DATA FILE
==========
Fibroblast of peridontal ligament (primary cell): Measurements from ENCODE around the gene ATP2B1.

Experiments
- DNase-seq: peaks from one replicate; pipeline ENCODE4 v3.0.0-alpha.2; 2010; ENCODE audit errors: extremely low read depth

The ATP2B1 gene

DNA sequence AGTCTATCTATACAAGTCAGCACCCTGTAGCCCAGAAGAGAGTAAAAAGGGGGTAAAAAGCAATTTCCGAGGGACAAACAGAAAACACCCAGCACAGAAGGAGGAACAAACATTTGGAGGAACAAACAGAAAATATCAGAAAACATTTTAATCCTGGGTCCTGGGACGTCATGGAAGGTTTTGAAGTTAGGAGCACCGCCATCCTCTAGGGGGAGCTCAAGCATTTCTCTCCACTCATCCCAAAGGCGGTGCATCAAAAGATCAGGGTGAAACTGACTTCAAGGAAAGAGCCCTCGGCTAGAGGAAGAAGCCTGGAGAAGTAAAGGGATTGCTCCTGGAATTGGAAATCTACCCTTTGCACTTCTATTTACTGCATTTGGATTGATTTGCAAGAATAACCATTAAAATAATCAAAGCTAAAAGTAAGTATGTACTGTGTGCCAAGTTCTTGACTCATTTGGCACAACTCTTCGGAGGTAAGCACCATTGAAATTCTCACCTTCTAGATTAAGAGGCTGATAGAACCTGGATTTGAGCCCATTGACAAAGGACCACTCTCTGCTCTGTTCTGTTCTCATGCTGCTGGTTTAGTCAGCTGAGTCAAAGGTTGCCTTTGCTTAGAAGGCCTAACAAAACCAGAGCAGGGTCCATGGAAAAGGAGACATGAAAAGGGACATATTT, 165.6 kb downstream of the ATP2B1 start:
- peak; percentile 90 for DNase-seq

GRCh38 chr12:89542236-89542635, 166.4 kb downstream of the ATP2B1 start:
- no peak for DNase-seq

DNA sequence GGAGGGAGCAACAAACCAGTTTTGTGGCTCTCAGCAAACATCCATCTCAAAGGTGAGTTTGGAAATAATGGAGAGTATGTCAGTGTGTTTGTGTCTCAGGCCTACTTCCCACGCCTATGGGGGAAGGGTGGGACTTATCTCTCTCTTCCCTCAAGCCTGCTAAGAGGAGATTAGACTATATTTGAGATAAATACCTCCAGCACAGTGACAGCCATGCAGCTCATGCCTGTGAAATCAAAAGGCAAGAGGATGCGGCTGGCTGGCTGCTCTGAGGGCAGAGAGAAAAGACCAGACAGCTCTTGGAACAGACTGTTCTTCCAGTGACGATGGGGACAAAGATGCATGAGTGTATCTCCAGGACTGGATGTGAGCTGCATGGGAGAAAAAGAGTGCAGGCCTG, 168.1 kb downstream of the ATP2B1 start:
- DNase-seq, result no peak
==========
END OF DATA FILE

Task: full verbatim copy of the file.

Fibroblast of peridontal ligament (primary cell): Measurements from ENCODE around the gene ATP2B1.

Experiments
- DNase-seq: peaks from one replicate; pipeline ENCODE4 v3.0.0-alpha.2; 2010; ENCODE audit errors: extremely low read depth

The ATP2B1 gene

DNA sequence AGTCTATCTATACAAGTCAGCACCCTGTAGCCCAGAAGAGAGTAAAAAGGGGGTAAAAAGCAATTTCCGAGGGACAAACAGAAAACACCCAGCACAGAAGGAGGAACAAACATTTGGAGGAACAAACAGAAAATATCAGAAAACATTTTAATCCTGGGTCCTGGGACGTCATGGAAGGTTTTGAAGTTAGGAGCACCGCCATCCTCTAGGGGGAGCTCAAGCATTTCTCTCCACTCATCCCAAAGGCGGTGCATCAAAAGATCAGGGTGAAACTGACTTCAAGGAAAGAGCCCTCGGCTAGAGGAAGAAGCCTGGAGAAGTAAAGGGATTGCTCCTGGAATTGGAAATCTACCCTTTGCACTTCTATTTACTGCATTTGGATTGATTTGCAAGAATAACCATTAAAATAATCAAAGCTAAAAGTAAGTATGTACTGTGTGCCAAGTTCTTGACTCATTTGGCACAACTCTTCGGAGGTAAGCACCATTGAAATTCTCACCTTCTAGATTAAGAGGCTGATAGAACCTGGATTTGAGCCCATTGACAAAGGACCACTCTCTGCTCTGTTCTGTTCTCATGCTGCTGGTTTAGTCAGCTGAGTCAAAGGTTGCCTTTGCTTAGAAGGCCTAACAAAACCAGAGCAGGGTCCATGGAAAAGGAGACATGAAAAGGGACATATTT, 165.6 kb downstream of the ATP2B1 start:
- peak; percentile 90 for DNase-seq

GRCh38 chr12:89542236-89542635, 166.4 kb downstream of the ATP2B1 start:
- no peak for DNase-seq

DNA sequence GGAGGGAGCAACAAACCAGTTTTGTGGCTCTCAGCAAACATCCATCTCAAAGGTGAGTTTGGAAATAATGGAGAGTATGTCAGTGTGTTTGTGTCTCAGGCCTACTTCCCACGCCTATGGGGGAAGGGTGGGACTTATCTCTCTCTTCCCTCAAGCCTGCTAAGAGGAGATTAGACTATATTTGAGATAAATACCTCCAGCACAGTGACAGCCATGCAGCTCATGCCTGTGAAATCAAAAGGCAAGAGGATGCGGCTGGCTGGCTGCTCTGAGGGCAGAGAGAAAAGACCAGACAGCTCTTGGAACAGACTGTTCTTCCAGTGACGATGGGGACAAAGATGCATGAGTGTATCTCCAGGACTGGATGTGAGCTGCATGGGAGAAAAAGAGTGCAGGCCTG, 168.1 kb downstream of the ATP2B1 start:
- DNase-seq, result no peak